RABBITS

RABBITS have become much more important during the present century than they have ever been before, owing to the great development of the use of their skins in the fur trade as substitutes for the more expensive pelts, while they are none the less suitable for pets or for the table than they were when the skin was rarely of much value.

Although rabbits originated in the dry regions of the western end of the Mediter-ranean, where the ancients spoke of them as little burrowing hares, they have long become pcrfeotly established in our damp climate; but they still suffer in damp winters, and in captivity should at all costs be accommodated with a perfectly dry hutch, raised off the ground and quite watertight.

Bedding and Food

Except in the case of the long-wooled Angora breed, which must be kept on a straw bed for the sake of its coat, there should be a thick layer of sawdust, chaff, or such-like litter on the floor of the hutch. A does hutch will also need a retiring-room at one end, where she may make her nest undisturbed; it docs not do to leave the pair in the same hutch.

Some hay, especially clover hay, should always be at the disposal of the rabbits, to nibble at as well as to nestle in; but they should also have a daily meal of oats, bran, or such mash as is made up for fowls. Green food is also an important part of their diet, but must be given with discretion. If they have been kept short of it, they will eat too much if they receive as much as they would like at once, and it will likewise disagree with them if given wet, withered, or frosted.

Not too Much Cabbage

Vegetable trimmings, grass, saw-thistle, etc., all can be got for nothing and by balancing the green rations with a supply of dry food the rabbits can be kept very cheaply. It is best not to overdo cabbage leaves, and if any green food is short, to give some stale bread well soaked in water.

If no such moist food is given, water must be supplied in a vessel that cannot be upset. This should also be seen to when a doe is expected to litter, as one of the causes which may make her eat her young is want of moisture: another is disturbing her by looking at them, which should only be done when she is in the outside compartment and busy feeding.

The gestation period of the rabbit is thirty days, and the young are born not only blind, but naked. They are kept warm in the nest by a lining of fur which the doe pulls from her own coat for the purpose. After the ninth day they can see, and will begin to eat and hop about at a month old, but they must be left with the mother for a month longer before removal. A bread and milk diet is a good one to wean them on.

Rabbits for Fur

Their colour may alter very much with age; for instance, silver-grey rabbits are black in their first fur. The best rabbits for fur are the new Rex breed, which have plush-like coats resembling that of the mole, and can now be had in various colours, including chinchilla-grey, which is remarkably like the real and valuable fur of that kind. White Angoras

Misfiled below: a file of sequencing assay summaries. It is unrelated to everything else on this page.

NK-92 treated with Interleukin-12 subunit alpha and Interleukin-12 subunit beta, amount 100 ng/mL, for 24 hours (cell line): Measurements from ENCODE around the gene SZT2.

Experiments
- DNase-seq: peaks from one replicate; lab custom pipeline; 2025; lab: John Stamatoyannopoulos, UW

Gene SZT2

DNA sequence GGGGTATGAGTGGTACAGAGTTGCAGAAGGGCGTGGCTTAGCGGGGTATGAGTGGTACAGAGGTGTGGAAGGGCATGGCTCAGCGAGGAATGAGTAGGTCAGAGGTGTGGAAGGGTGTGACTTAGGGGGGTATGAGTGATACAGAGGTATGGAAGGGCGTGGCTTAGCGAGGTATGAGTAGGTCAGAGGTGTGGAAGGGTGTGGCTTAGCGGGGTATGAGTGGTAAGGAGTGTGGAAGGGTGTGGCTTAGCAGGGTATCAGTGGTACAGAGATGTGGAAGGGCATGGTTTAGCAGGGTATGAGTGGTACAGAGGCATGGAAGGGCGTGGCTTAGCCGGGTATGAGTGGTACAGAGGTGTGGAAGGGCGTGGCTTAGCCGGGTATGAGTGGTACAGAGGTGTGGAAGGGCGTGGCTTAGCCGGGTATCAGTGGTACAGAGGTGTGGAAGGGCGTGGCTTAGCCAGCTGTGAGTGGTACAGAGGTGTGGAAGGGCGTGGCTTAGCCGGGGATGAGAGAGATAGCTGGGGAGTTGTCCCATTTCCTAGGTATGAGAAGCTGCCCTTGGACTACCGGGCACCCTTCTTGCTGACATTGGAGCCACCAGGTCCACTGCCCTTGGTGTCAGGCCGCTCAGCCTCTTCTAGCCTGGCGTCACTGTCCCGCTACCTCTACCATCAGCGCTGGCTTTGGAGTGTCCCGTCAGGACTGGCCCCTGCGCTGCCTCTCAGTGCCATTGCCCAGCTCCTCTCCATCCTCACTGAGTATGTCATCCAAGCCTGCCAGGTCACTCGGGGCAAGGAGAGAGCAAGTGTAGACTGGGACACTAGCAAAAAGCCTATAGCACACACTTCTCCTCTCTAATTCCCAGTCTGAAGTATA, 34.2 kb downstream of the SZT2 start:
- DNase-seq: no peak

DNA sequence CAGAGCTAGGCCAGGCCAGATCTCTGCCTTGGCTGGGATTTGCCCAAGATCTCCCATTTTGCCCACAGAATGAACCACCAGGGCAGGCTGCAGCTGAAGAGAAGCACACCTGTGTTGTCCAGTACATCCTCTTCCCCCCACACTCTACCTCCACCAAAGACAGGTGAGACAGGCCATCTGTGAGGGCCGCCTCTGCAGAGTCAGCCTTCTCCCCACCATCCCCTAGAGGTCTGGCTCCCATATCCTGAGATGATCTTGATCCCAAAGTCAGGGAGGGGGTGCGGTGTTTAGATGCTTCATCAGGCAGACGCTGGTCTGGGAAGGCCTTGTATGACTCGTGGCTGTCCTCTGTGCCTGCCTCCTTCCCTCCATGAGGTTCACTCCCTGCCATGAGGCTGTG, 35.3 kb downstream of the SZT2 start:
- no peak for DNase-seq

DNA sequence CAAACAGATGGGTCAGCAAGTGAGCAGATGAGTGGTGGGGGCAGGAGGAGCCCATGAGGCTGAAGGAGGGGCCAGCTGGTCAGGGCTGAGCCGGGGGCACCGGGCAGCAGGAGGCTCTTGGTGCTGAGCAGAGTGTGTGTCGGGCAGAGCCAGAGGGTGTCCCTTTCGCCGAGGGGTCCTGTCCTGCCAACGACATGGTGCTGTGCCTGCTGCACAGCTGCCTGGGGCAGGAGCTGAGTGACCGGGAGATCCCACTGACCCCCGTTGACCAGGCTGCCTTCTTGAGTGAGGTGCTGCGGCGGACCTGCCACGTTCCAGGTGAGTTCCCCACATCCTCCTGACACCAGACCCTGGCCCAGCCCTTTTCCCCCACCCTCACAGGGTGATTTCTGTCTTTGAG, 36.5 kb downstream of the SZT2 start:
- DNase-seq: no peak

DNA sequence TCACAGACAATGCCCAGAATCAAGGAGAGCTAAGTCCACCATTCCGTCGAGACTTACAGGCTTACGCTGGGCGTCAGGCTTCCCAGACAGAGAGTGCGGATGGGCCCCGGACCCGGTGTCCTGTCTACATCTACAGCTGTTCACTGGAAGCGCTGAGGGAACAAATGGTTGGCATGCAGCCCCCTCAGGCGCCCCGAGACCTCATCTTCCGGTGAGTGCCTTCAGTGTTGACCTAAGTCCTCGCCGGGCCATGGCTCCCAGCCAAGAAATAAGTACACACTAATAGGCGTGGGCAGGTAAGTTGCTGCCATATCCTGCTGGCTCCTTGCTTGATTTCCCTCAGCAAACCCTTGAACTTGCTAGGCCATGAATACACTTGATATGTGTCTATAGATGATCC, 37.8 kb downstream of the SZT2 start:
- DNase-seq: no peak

The long-wooled white Angoras are, however, very popular, as they yield a crop of woo! Every year. This is taken at Bhedding-time, when it comes away easily BO as to leave no Hushing of the skin, and if in tip-top condition is worth twenty shillings per pound for manufacturing fancy articles of dress. Angora rabbits need to be brushed and combed every day.

To hold a rabbit, by the way, it should not be picked up by the ears unless the body is supported by the hand; it is better to hold the loose skin at the back.

Belgian Hares

It is a curious thing that there are no dwarf rabbits – no tame breed is so small as the wild one, which weighs about three pounds; but there are some very big ones, such as the Patagonian, which will reach five times that amount. Does run bigger than bucks of the same breed.

Belgian hares, so called, are true rabbit3, but are bred to look like a hare as much, ns possible; in fact, at first sight the only noticeable difference between the two-species is that the hare-rabbit lacks the decided black tips to the ears found in the true hare. These are fine table rabbits, but of course lack the flavour of the true hares dark meat.

Such rabbits, being of an active type, are good for turning out to improve the wild breed in size, while not boing too easy for enemies to see. The real hare and the rabbit do not associate at all, much less interbreed.

Ostend Rabbits

Many people, while eating wild rabbits, refuse tame ones under Hie impression that they will taste hutehy, but this is a mistake, as the much-esteemed Ostend rabbits are captive bred. There is little noticeable smell about rabbits if well kept.

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